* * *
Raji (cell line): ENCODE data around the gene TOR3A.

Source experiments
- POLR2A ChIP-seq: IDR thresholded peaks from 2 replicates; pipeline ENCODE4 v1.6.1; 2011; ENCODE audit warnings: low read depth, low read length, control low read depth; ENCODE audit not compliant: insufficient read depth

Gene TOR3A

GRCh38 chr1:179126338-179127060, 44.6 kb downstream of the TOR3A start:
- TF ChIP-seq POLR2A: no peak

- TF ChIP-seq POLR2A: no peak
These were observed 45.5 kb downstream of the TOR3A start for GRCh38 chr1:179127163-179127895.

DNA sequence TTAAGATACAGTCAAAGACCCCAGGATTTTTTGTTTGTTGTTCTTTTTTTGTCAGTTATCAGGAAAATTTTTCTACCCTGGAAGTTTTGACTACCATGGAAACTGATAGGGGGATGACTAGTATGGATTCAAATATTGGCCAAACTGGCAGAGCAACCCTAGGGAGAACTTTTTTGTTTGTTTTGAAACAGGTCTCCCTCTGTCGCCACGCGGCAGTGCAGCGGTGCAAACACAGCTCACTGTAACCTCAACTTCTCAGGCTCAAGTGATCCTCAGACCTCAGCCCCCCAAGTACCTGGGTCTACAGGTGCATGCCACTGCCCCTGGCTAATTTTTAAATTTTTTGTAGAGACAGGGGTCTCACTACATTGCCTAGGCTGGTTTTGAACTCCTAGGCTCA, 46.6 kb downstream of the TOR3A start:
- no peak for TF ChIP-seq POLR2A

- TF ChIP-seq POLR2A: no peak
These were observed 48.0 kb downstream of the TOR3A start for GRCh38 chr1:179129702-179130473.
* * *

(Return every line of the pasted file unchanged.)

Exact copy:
Raji (cell line): ENCODE data around the gene TOR3A.

Source experiments
- POLR2A ChIP-seq: IDR thresholded peaks from 2 replicates; pipeline ENCODE4 v1.6.1; 2011; ENCODE audit warnings: low read depth, low read length, control low read depth; ENCODE audit not compliant: insufficient read depth

Gene TOR3A

GRCh38 chr1:179126338-179127060, 44.6 kb downstream of the TOR3A start:
- TF ChIP-seq POLR2A: no peak

- TF ChIP-seq POLR2A: no peak
These were observed 45.5 kb downstream of the TOR3A start for GRCh38 chr1:179127163-179127895.

DNA sequence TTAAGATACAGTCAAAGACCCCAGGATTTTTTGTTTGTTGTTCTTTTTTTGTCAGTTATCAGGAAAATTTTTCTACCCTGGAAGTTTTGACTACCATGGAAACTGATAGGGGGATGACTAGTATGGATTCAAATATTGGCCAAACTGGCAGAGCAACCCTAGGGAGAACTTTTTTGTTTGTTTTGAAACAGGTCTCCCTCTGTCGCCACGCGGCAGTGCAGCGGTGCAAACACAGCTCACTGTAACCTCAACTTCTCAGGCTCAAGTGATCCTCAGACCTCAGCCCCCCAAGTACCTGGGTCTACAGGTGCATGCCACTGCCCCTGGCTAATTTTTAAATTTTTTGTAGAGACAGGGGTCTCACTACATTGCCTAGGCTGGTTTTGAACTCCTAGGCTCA, 46.6 kb downstream of the TOR3A start:
- no peak for TF ChIP-seq POLR2A

- TF ChIP-seq POLR2A: no peak
These were observed 48.0 kb downstream of the TOR3A start for GRCh38 chr1:179129702-179130473.